The next generation Freedman, Sam, who is looking to carry on one of racing’s more famous names, like his cousin Will at uncle Richard’s Rosehill stable, is working. Shoals has swum and Santa Ana Lane has just finished.
“Good luck on Saturday,” Freedman’s old friend says as he walks off with horse in tow.
Freedman has been here before, maybe not at front of house, but for five Melbourne Cups and all the success of the Freedman brothers, he was there. Lee was the trainer but Anthony, Richard and Michael played their roles. Anthony always preferred to work with the horses.
“I like watching them work and staying out of the way,” Anthony said. "That's what is good down the farm [in Mornington], it's just the horses there.
“It worked well back then because we all were happy in our jobs. I was happy to be a trainer [even if Lee's name was in the book].
“Even when I was with Lee [in a training partnership] he was our front man doing the interviews. The background suited me.”
That is changing now. Anthony, who has been around the stables for 35 years, is out on his own as the trainer and he is learning from his son.
“He pushes me,” Anthony said. “He see things differently and wants to get out there a bit more.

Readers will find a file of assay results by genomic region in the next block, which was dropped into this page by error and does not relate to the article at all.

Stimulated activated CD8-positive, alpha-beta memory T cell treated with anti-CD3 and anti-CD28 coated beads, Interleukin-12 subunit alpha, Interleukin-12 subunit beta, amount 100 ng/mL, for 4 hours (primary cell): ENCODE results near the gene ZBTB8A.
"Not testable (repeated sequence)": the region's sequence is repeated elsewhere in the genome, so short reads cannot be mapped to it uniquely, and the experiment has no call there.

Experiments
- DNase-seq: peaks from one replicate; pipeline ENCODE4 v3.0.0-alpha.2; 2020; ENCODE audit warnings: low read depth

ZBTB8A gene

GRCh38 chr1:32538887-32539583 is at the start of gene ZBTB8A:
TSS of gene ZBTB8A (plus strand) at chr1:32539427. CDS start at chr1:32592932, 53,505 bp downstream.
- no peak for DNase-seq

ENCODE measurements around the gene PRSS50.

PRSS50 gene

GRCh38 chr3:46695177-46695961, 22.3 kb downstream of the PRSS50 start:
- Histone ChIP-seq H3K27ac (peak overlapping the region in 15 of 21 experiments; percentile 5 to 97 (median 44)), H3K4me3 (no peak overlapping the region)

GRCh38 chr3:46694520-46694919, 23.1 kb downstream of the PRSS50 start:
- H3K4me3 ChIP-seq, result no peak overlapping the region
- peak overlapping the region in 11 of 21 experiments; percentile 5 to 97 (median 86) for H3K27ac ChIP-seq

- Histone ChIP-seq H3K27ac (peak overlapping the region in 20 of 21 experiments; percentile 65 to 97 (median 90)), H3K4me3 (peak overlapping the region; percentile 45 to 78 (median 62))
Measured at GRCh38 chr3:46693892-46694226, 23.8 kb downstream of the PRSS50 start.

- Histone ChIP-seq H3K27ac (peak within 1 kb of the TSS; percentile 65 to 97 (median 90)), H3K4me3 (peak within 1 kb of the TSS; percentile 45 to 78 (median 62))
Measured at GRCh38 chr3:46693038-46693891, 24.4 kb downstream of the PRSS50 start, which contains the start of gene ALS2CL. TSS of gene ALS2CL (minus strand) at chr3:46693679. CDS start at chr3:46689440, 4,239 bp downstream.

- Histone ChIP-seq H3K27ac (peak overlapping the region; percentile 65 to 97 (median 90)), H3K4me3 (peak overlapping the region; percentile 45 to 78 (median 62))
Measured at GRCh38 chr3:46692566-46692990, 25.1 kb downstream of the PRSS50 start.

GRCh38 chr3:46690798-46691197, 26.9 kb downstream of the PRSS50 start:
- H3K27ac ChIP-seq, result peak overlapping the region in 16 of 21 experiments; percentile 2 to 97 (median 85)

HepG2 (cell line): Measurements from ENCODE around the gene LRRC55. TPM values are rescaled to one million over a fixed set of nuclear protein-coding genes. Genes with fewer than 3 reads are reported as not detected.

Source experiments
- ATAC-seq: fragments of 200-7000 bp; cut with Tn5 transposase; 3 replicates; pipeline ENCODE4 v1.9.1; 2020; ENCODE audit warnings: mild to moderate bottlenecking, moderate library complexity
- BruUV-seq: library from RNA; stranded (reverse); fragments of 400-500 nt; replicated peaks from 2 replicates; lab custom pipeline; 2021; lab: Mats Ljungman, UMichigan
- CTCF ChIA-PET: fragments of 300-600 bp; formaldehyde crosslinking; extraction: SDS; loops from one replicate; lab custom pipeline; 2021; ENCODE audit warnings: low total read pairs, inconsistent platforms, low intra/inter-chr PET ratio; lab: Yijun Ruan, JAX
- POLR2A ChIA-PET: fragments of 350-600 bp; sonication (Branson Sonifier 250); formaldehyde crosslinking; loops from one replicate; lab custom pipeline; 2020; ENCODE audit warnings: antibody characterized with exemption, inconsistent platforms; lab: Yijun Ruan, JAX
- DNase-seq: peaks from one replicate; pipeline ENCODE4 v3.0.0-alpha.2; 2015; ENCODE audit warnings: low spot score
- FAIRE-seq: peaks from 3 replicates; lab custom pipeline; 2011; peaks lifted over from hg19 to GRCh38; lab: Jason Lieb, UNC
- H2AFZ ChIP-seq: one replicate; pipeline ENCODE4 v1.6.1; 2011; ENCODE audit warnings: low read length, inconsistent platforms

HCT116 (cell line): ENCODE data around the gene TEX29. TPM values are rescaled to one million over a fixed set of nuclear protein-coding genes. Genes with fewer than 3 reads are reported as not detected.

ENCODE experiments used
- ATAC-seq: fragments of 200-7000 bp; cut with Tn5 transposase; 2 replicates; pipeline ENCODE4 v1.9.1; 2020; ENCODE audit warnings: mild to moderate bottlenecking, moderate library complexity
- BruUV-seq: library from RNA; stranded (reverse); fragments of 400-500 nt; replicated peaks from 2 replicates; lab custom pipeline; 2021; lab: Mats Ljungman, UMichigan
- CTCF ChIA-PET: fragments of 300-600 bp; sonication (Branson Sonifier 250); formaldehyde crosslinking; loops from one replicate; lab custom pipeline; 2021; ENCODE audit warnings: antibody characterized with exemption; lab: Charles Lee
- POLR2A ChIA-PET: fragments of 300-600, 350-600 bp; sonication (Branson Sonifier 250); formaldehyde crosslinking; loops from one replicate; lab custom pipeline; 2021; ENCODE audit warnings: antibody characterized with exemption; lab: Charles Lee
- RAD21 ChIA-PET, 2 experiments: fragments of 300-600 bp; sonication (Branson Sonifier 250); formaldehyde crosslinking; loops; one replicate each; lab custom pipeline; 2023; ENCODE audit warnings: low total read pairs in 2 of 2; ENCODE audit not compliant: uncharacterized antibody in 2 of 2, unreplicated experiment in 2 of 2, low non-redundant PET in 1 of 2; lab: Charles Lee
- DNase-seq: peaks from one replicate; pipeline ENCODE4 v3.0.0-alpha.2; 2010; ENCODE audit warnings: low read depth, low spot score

“It isn’t something I have done. He gets me to things where I have to wear a suit, I would rather be with the horses.”
Preparing winners isn’t enough these days; there is communication with owners and media calls needed to build the business. Sam is better at that than dad.
“We have to make sure everyone knows what’s going on,” Sam said. “Talking to owners, making sure they are happy, is as important as anything else.”
Sam runs a website and is keen on the communication side of the business, making sure horses continue to come through the door. That's on top of working the stable and often being the face of the operation at the races.
“It’s patience,” Anthony said. “We don’t push too hard, if they need a break they need a break.”
Funnily enough the father-son team traces it origin back to Makybe Diva’s third Melbourne Cup in 2005. It is when the racing bug bit Sam.
“He came that day, pretty good day to go to your first Melbourne Cup, and from then on he wanted to be around the stables,” Anthony said.
“I’m very proud of him, it’s early days with this. But I’m proud of him.
Sam Freedman is now a 22-year-old and has had a couple of years working with Roger Varian in England. That’s where the Pommy accent might have come from.